Jaybird Vista Wireless Bluetooth Headphones Review

There’s nothing especially novel about the Vista buds. They’re just excellent sports headphones

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Wireless sports headphones can generally be rated a success or failure based on three things: how they sound, how well they fit and how long the battery life is. Increasingly, however, with truly wireless buds you have to take into account another factor – the carry case.

This doubles as a portable charger for truly wireless buds as well as being the place they have to go if you don’t want to keep losing the tiny buds. In my view, a good carry case should be small enough to fit in a pocket and if it isn’t, it had better have an absolutely gargantuan battery life to justify its size. All too often, however, carry cases are neither one nor t’other, and you’re saddled with something that you have to put in a bag to bring with you and that doesn’t charge your headphones more than a couple of times.

Jaybird is one of the few brands that is of the same mind as me and one of the biggest upgrades it has made on the Jaybird Run XT headphones with the release of the Vista is found in the case. First and foremost, it’s now small and light enough to slip in a pocket. It also has magnets inside to hold the buds in place, which is important because the Run XT headphones would always disconnect from the cradle while in the case and connect to your phone, which was very annoying.


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The carry case only holds ten hours of charge as a result of its diminutive size, but I think that’s a small price to pay for something you can slip into your pocket. That said, the Apple AirPods case is also tiny and packs in 19 extra hours of juice. The Vista buds themselves hold six hours of battery, which is good for truly wireless headphones, but not exceptional. The Beats Powerbeats Pro headphones offer nine hours of charge, although they are significantly larger. One other good bit of news is that the Vista case is charged via USB-C, which is more convenient than the proprietary chargers Jaybird usually uses on its wireless headphones to ensure they’re waterproof.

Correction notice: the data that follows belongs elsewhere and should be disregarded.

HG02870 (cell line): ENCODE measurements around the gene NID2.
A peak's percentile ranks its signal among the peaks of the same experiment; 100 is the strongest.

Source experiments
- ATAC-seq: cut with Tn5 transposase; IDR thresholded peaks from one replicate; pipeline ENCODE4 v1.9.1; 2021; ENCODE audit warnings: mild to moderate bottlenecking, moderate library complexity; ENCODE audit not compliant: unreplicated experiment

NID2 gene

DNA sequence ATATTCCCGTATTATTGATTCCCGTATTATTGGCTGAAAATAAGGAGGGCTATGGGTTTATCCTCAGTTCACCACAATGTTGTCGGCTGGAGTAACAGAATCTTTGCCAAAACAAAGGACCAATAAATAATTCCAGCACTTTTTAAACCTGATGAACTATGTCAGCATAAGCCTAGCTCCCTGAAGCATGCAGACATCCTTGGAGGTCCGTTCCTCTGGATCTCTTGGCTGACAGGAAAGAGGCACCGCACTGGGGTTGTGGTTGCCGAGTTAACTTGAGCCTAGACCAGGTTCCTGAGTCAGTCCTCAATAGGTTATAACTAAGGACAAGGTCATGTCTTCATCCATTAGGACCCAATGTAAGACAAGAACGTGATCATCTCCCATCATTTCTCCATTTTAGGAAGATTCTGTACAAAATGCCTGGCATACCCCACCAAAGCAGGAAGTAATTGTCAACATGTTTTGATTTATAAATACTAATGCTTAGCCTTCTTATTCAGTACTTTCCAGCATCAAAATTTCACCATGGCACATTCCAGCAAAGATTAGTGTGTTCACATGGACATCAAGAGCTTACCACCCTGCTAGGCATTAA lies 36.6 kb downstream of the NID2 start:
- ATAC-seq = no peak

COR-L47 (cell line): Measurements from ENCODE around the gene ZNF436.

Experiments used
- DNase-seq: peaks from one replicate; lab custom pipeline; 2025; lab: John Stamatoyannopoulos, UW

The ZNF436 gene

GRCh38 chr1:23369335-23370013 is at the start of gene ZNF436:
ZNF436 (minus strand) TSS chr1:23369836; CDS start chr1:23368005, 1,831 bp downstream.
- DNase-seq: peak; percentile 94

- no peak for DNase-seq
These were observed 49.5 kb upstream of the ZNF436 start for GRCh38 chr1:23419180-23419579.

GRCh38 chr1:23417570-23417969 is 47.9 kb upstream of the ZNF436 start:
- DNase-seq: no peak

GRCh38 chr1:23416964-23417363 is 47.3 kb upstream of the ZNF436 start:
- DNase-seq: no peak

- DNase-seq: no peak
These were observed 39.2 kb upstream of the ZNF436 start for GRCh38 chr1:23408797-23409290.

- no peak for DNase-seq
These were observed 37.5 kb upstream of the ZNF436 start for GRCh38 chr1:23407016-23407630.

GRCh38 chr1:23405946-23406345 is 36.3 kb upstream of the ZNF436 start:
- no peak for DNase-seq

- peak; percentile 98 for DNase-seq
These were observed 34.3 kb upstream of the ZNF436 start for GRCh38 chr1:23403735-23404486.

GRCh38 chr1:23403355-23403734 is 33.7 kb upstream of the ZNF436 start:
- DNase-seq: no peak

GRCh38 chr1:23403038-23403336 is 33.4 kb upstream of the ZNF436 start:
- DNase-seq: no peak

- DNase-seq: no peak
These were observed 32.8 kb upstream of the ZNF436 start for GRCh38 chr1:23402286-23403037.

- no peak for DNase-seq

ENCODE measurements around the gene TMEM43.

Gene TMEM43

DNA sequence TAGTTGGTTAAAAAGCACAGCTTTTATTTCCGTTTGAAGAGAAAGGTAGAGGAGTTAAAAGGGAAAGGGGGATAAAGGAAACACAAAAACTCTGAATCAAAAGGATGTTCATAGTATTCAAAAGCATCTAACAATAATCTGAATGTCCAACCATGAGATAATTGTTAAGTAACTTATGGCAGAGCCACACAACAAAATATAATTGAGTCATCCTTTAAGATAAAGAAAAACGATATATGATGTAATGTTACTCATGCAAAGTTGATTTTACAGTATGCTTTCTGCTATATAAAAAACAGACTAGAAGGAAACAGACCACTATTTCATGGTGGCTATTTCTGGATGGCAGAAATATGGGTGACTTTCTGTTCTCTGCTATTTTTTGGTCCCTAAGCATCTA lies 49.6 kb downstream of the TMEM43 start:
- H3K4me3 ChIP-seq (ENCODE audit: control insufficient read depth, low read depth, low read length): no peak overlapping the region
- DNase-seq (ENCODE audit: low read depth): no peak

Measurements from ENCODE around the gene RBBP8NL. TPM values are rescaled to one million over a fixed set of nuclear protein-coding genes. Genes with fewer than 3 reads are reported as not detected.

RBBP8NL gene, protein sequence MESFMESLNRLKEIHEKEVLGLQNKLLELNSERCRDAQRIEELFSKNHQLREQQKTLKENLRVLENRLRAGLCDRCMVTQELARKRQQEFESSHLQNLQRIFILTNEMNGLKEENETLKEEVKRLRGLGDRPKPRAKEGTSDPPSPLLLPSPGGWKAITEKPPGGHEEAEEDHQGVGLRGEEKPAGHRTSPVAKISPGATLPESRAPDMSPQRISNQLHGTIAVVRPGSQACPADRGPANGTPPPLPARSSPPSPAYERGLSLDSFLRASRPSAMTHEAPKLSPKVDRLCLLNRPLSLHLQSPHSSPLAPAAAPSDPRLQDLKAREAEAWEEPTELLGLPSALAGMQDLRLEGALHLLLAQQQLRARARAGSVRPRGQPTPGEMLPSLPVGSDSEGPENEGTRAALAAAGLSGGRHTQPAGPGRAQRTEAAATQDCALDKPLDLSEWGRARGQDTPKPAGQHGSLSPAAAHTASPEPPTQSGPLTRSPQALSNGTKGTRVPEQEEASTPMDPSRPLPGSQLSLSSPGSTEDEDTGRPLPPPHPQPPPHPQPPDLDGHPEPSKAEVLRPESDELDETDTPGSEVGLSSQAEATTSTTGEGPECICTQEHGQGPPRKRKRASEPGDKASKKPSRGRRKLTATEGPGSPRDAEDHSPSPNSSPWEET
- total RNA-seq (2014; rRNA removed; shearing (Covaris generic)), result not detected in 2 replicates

Like the Jaybird Run XT headphones, the Vista buds have a waterproof rating of IPX7, which means they’ll survive even if you take them running in a monsoon. They connect to phones, laptops and running watches in a flash, and each bud can be used individually, which is useful when you want to wear just one for extra awareness of the world around you.

The Vista buds have a secure fit, especially when you use the tips with wings on them, although I found these slightly uncomfortable and opted for the wingless tips. After a couple of runs, one very sweaty and one in a storm, I’m satisfied that the fit was still secure enough even without the wings. You might have to prod at the buds from time to time to ensure they’re in place to offer the best sound quality, but they never came close to falling out of my ears.


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Once you have nudged them into place, the Vista headphones offer excellent sound quality, and you can adjust the EQ to suit your exact preferences in the Jaybird app. You can punch up the bass, focus on vocals, or just ramp everything up to 11. You can even take a quick hearing test that results in a personalised EQ profile for you. The Vista buds deliver clear sound with little distortion even at high volumes, though it is worth noting that they don’t actually go very loud, and when seeking a boost at the end of a tough run I found myself trying to turn up the volume in vain.

There are no real faults to pick out with the Vista headphones. They don’t have one standout feature deserving particular praise, but Jaybird has undoubtedly covered all the bases by delivering a set of headphones that sound great, fit well, have a solid battery life and come with a pleasingly portable case.

Buy from Jaybird | £159.99

Nick Harris-Fry
Senior writer

Nick Harris-Fry is a journalist who has been covering health and fitness since 2015. Nick is an avid runner, covering 70-110km a week, which gives him ample opportunity to test a wide range of running shoes and running gear. He is also the chief tester for fitness trackers and running watches, treadmills and exercise bikes, and workout headphones.